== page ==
Students will learn about Mexican Americans’ struggle to keep and create space and place in their community. Students will learn about Juárez-Lincoln University/Cultural Center and its role in local Mexican American history. Students will create a plan for their own community educational/art space including pedagogical strategies, programming, branding, and facilities. The primary sources presented here are from the Juárez-Lincoln University Records, 1969-1978.
Date Range: 1969-1978
Grade levels: 9-12
Country: United States
Course Subjects: Borderland Studies; Mexican American & U.S. Latinx Studies; U.S. History: 1887-present
Topics: Texas history; Mexican American history; community education; Chicano cultural arts; Austin, TX; gentrification; cultural memory
Teaching Time Frame: 8, 60 minute lessons
- How is space distributed in a community?
- How do educational and cultural centers work to create and distribute community-based knowledge?
- How can we re-imagine communities to be inclusive and to honor the cultural heritage of those who live there?
- Students will create a plan for their own community educational/art space including pedagogical strategies, programming, branding, and facilities.
Relevant Teaching Standards
- Ethnic Studies: Mexican American Studies
- (c)-(4)-(A) – The student understands the causes and impact of the Mexican American civil rights movement from the 1930s to 1975. The student is expected to explain the significance of the following events as turning points relevant to Mexican American history: U.S. entry into World War II, Bracero Program, Longoria Affair, Operation Wetback, Hernández v. Texas, Brown v. Board of Education, Civil Rights Act of 1964, Voting Rights Act of 1965, Farmworkers strike and boycott, and establishment of La Raza Unida Party.
- (c)-(6)-(a) – The student understands the impact of geographic factors on major events related to Mexican Americans. The student is expected to locate places and regions of cultural and historical significance in Mexican American history.
- (c)-(9)-(D) – Analyze the connotations and histories of identity nomenclature relevant to Mexican Americans such as Mexican, Spanish, Hispanic, Latina/o, Chicana/o, illegal, undocumented, Mexican American, American Mexican, or simply American.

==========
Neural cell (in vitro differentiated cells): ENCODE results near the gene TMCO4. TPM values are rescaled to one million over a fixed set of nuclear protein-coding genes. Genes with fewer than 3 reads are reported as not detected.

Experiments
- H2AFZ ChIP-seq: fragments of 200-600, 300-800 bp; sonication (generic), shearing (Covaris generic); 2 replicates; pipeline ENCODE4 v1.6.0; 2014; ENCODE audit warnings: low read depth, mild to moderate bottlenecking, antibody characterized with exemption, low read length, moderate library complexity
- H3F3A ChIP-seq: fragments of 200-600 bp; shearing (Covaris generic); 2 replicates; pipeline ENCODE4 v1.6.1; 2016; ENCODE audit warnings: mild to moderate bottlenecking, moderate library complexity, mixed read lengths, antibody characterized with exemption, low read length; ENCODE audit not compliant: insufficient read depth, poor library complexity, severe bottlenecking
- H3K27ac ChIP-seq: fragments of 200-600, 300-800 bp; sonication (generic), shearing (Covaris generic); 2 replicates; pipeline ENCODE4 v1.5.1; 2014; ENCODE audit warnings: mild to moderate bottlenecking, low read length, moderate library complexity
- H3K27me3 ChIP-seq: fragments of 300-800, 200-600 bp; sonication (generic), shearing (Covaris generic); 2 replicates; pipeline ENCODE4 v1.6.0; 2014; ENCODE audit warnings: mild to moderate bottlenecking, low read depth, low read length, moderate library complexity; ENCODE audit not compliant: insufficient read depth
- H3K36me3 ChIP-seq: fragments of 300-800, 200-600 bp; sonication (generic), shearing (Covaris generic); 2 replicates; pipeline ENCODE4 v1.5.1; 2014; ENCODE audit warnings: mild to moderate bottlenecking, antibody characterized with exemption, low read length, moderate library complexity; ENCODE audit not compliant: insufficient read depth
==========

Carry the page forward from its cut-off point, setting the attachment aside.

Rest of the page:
- (c)-(10)-(A) – The student understands the relationship between Mexican American artistic expression and the times during which the art was created. The student is expected to describe how the characteristics and issues of Mexican American history have been reflected in various genres of art, music, film, and literature.
- D2.Geo.2.9-12. Use maps, satellite images, photographs, and other representations to explain relationships between the locations of places and regions and their political, cultural, and economic dynamics.
- D2.Geo.3.9-12. Use geographic data to analyze variations in the spatial patterns of cultural and environmental characteristics at multiple scales.
- D2.Geo.5.9-12. Evaluate how political and economic decisions throughout time have influenced cultural and environmental characteristics of various places and regions.
- D2.Geo.6.9-12. Evaluate the impact of human settlement activities on the environmental and cultural characteristics of specific places and regions.
- D2.Geo.8.9-12. Evaluate the impact of economic activities and political decisions on spatial patterns within and among urban, suburban, and rural regions.
- D2.His.1.9-12. Evaluate how historical events and developments were shaped by unique circumstances of time and place as well as broader historical contexts.
- D2.His.6.9-12. Analyze the ways in which the perspectives of those writing history shaped the history that they produced.
- D2.His.14.9-12. Analyze multiple and complex causes and effects of events in the past.
- Ethnic Studies: Mexican American Studies
- (c)-(12)-(B) – The student applies critical-thinking skills to organize and use information acquired from a variety of valid sources, including electronic technology. The student is expected to analyze diverse points of view related to contemporary Mexican American issues.
- (c)-(12)-(C) – Create a written and/or oral presentation on a contemporary issue or topic relevant to Mexican Americans using critical methods of inquiry.
- (c)-(12)-(D) – Analyze information by sequencing, categorizing, identifying cause-and-effect relationships, comparing, contrasting, finding the main idea, summarizing, making generalizations and predictions, and drawing inferences and conclusions.
- Taking Informed Action
- D4.6.9-12. Use disciplinary and interdisciplinary lenses to understand the characteristics and causes of local, regional, and global problems; instances of such problems in multiple contexts; and challenges and opportunities faced by those trying to address these problems over time and place.
- D4.7.9-12. Assess options for individual and collective action to address local, regional, and global problems by engaging in self-reflection, strategy identification, and complex causal reasoning.
Creator: Cassie Smith, Doctoral Candidate, Anthropology, University of New Mexico (Fall 2018)
This unit is under a Creative Commons Attribution-NonCommercial-ShareAlike 4.0 International Public License (“Public License”). This license lets others share, remix, tweak, and build upon the work non-commercially, as long as they credit the creators and license their new creations under the identical terms.